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Citation Information : Journal of Ultrasonography. Volume 15, Issue 61, Pages 151-163, DOI: https://doi.org/10.15557/JoU.2015.0013
License : (CC BY-SA 4.0)
Received Date : 15-September-2014 / Accepted: 12-November-2014 / Published Online: 13-September-2016
The primary aim of this paper was to assess the relevance of high-frequency ultrasound examination in qualifying patients for either surgical or conservative treatment of postoperative peripheral neuropathies. The study was conducted in a group of 71 patients who in 2009–2011 were referred to ultrasound examinations due to a clinical suspicion of peripheral neuropathies. For the purposes of this analysis, the suspected postoperative neuropathies were divided into three groups: after surgical treatment of the median nerve (1), after surgical treatment of the ulnar nerve (2) and other postoperative neuropathies (3). All patients underwent the interview, physical examination and ultrasound examination. The ultrasound examinations were performed with Esaote MyLab 50 and MyLab 60 systems. Based on the clinical and US examinations, the patients were qualified for either surgical (51 cases) or conservative treatment (20 cases). An EMG examination was also performed in certain patients (60 cases). Mean values of cross-sectional areas and diameters of the nerve trunks were calculated in individual pathology groups. The ultrasound features of the peripheral nerves analyzed in the study, such as echostructure, notch sign, hyperemia and continuity of the transverse ligament, were divided into subgroups. Moreover, the frequency of adhesions between the nerve trunks and adjacent tissues, occurrence of pain on compression with a transducer and instability of the ulnar nerve as well as angulation of the posterior interosseous nerve in a dynamic examination was calculated. The analyses of the collected material were performed by means of descriptive statistics. The results of clinical and surgical verifi cation were consistent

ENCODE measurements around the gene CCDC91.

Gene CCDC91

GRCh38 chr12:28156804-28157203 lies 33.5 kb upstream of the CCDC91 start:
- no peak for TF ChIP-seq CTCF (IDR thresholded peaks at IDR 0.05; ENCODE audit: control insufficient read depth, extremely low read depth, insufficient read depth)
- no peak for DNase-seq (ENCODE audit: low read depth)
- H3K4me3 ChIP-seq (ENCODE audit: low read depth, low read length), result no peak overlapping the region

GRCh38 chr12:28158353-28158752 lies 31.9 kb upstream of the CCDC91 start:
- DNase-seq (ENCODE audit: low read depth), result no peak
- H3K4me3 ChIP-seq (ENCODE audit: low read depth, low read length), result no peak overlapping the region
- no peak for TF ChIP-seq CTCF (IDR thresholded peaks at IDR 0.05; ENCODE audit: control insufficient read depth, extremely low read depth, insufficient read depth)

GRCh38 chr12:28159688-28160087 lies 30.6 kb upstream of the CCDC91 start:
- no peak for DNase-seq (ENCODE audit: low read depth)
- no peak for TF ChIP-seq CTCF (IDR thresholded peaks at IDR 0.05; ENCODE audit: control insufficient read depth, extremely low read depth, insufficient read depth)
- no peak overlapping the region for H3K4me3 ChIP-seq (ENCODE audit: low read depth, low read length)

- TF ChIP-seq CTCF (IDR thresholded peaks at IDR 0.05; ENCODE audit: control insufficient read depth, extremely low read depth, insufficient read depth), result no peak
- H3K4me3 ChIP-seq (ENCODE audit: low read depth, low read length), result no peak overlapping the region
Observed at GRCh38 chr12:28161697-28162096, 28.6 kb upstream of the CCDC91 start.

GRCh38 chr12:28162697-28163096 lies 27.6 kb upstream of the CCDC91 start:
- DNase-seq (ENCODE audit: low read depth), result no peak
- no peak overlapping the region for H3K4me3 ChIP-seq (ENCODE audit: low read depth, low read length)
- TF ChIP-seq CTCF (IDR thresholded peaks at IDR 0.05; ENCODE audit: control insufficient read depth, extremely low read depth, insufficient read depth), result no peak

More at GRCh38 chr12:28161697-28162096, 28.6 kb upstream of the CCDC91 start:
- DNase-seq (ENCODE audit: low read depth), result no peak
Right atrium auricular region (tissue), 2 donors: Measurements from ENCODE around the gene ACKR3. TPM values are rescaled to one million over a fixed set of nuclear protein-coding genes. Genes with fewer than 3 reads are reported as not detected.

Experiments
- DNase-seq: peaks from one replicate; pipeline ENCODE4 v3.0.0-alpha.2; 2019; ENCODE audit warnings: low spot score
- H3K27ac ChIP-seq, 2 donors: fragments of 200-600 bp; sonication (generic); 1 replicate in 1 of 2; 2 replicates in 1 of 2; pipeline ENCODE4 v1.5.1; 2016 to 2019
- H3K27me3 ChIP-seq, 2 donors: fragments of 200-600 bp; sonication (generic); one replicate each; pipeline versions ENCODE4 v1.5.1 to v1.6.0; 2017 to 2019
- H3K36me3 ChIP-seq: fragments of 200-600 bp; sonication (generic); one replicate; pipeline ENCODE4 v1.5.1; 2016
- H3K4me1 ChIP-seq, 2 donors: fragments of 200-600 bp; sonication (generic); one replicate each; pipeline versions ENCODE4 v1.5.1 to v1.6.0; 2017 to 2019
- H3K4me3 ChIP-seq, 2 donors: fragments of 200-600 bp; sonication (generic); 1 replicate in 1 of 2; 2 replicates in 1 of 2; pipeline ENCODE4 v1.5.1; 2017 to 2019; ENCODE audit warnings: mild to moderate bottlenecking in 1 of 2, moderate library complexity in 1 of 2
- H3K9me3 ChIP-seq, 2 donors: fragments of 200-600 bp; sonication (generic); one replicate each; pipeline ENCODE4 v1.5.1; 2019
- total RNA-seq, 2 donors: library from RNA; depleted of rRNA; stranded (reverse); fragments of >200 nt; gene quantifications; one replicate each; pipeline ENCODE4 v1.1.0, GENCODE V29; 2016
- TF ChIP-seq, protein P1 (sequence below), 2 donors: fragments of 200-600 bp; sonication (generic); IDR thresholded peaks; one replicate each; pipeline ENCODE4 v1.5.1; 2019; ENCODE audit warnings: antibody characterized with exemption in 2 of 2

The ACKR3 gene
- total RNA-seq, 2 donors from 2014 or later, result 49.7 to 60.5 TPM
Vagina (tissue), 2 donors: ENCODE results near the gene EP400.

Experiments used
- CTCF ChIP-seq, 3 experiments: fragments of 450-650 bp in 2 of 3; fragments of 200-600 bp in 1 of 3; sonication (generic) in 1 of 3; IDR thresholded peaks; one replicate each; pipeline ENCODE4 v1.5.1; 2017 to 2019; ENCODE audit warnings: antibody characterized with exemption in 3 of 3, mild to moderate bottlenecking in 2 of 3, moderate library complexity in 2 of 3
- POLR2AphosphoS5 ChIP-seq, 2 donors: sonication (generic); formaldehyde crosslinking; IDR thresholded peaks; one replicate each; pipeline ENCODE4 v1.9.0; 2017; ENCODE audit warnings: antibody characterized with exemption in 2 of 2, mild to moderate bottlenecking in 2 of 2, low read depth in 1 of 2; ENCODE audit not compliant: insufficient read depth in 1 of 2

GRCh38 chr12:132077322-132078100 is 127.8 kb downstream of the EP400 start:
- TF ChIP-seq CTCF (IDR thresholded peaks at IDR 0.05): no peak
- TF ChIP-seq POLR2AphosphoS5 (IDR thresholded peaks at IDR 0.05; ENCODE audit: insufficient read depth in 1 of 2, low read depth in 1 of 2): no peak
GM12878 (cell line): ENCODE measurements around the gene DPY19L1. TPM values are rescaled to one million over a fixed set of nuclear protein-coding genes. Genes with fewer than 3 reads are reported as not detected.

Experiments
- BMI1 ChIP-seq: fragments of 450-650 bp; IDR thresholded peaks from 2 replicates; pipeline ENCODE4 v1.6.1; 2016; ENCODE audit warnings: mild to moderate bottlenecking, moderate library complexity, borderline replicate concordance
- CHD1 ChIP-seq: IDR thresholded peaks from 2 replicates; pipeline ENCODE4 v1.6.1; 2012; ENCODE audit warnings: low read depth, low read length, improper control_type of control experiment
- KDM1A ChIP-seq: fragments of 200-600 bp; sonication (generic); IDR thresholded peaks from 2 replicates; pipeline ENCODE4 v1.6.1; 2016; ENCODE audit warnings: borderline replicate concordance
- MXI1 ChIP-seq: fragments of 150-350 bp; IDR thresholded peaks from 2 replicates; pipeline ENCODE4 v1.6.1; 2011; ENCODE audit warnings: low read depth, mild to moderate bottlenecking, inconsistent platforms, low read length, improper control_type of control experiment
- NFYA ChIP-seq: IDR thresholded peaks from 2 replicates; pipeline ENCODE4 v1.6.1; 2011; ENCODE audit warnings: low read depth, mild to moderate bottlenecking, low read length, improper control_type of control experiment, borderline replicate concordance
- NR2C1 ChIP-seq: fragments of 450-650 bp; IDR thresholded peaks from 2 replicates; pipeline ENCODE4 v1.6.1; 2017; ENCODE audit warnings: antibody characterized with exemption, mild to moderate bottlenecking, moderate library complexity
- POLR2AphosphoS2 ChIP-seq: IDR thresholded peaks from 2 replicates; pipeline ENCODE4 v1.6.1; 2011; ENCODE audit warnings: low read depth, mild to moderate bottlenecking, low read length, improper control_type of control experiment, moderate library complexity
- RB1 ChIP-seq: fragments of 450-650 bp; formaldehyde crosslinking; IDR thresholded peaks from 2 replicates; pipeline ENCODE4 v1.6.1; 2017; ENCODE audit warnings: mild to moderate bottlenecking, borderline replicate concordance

with ultrasound fi ndings in 100% of cases. The results indicate that high-frequency ultrasonography
is a valuable method in qualifying patients for various types of treatment of
peripheral postoperative neuropathies.
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